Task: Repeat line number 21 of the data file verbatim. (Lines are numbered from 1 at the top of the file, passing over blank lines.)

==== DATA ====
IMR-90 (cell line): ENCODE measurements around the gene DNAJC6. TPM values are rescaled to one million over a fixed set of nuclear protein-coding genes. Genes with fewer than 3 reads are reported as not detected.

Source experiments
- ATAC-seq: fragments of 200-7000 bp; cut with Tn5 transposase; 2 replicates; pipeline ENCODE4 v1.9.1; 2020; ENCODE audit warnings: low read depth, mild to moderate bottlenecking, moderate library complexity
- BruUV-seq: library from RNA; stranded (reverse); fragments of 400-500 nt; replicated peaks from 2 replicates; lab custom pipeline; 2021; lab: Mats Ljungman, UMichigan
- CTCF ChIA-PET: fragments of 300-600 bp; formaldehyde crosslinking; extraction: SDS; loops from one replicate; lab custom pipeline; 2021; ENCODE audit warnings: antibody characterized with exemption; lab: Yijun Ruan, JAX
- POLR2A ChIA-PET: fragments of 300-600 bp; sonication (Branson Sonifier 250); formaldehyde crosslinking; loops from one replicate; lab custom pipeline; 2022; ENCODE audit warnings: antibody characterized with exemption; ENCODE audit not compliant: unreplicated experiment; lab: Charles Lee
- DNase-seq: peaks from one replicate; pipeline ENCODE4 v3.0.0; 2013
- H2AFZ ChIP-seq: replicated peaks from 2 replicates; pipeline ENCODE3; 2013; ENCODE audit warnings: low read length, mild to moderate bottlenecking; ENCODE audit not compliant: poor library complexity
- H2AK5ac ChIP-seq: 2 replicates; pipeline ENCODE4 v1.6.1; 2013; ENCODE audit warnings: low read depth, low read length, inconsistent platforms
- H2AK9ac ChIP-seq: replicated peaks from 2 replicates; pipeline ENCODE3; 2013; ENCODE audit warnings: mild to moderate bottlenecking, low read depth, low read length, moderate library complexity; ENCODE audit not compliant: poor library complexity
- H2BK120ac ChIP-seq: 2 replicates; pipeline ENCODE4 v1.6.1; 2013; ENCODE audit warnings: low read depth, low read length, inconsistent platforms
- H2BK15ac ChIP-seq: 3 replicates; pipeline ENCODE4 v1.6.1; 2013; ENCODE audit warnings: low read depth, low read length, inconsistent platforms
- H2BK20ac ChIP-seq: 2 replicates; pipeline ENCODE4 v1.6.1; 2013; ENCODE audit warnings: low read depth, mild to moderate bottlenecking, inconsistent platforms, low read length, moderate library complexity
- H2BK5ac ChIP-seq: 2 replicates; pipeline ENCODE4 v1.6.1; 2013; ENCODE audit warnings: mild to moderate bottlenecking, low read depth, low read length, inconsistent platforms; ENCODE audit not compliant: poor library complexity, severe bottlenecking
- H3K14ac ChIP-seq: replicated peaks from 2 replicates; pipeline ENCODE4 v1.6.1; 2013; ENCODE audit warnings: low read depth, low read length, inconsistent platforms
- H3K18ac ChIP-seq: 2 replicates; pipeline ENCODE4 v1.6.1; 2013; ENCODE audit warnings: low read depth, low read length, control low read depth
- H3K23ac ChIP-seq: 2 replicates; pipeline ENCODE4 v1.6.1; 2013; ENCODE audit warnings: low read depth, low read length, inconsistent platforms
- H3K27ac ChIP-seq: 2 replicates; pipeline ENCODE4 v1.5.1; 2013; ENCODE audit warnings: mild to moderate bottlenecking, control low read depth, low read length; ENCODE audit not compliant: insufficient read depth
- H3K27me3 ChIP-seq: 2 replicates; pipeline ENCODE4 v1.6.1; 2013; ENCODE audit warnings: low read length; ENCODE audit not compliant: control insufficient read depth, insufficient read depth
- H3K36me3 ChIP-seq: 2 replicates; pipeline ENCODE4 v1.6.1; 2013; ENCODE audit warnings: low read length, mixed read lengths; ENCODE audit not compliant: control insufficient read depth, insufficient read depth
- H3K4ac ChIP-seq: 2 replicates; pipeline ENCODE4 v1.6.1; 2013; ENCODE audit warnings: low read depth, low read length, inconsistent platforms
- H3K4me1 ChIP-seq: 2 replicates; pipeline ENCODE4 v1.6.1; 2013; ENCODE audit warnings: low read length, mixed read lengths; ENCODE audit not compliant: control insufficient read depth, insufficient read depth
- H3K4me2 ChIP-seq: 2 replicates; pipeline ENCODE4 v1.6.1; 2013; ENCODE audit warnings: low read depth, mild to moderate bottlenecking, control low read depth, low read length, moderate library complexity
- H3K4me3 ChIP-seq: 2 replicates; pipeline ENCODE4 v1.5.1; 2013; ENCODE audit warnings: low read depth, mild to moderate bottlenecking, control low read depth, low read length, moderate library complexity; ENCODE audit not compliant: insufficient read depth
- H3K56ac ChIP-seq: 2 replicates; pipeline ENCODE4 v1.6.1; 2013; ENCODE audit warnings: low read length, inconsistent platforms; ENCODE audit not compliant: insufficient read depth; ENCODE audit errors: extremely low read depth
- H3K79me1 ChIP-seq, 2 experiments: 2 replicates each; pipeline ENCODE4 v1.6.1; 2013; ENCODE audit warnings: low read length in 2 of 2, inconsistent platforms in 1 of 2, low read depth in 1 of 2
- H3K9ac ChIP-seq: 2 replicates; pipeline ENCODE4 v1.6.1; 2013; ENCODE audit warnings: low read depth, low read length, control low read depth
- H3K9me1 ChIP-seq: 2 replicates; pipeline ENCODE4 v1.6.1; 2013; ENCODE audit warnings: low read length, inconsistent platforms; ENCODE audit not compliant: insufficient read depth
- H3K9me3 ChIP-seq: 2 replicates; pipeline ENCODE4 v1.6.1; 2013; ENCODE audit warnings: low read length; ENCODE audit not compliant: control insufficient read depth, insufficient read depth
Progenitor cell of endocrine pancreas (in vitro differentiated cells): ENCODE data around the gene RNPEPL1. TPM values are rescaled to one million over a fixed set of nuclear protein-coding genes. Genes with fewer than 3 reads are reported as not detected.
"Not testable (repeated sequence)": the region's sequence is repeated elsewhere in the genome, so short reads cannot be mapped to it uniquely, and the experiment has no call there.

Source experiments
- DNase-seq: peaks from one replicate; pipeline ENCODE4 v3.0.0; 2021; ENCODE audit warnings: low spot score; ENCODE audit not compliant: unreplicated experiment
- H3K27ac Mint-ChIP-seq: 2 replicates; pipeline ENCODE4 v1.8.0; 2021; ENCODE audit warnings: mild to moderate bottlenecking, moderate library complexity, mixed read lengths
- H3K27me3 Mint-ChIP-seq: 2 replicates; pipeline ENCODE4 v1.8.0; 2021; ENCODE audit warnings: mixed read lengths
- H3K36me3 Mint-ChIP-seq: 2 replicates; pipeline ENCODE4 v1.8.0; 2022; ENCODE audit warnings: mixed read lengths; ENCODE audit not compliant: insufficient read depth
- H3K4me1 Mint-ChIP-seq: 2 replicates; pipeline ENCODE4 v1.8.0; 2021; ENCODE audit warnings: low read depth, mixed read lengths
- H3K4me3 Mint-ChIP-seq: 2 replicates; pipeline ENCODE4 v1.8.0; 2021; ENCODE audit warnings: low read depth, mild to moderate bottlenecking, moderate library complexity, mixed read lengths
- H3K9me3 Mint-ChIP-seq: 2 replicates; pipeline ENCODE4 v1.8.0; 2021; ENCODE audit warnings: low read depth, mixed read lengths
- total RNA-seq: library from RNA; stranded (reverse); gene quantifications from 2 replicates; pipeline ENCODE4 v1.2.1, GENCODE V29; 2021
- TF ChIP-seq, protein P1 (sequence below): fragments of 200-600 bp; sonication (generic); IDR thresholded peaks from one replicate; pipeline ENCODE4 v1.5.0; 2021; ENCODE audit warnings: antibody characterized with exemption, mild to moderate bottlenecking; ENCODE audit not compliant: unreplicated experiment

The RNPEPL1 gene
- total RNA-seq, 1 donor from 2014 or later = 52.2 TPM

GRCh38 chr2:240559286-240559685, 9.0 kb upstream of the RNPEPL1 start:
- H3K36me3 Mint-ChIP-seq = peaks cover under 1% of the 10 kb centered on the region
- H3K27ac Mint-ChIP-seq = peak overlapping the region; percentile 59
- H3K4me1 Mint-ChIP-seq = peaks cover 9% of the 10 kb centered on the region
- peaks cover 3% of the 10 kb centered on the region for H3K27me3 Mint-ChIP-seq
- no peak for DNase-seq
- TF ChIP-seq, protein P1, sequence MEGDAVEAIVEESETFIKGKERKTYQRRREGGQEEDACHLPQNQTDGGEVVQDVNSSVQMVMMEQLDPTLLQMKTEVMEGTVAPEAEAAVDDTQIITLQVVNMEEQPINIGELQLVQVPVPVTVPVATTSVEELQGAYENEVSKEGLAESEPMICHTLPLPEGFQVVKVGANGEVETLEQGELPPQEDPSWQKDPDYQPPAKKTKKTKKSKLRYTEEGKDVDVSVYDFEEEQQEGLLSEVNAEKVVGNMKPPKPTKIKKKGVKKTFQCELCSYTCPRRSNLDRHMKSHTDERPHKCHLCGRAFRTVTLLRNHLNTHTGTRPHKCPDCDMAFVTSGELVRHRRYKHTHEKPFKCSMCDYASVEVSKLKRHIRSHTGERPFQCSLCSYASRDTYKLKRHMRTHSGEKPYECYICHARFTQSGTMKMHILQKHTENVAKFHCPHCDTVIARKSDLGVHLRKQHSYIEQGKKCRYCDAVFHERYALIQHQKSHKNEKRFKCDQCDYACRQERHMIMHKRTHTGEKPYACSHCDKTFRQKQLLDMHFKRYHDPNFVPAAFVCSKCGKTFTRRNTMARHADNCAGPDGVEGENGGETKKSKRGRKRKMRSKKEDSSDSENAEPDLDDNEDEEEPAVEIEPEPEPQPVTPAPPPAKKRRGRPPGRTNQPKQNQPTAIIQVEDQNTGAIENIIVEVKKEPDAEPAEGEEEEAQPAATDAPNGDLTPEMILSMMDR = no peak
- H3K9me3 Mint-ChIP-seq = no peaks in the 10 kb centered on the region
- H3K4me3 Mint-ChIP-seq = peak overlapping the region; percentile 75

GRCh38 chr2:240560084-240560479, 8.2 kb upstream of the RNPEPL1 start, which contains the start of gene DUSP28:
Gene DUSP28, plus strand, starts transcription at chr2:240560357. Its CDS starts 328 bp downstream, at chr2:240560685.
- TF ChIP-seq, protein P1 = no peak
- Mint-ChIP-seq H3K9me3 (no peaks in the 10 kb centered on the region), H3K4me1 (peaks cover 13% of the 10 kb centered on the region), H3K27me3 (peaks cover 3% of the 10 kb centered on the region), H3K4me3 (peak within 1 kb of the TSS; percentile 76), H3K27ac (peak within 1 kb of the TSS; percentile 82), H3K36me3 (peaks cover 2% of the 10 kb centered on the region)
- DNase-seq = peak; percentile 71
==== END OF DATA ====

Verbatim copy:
- H3K4ac ChIP-seq: 2 replicates; pipeline ENCODE4 v1.6.1; 2013; ENCODE audit warnings: low read depth, low read length, inconsistent platforms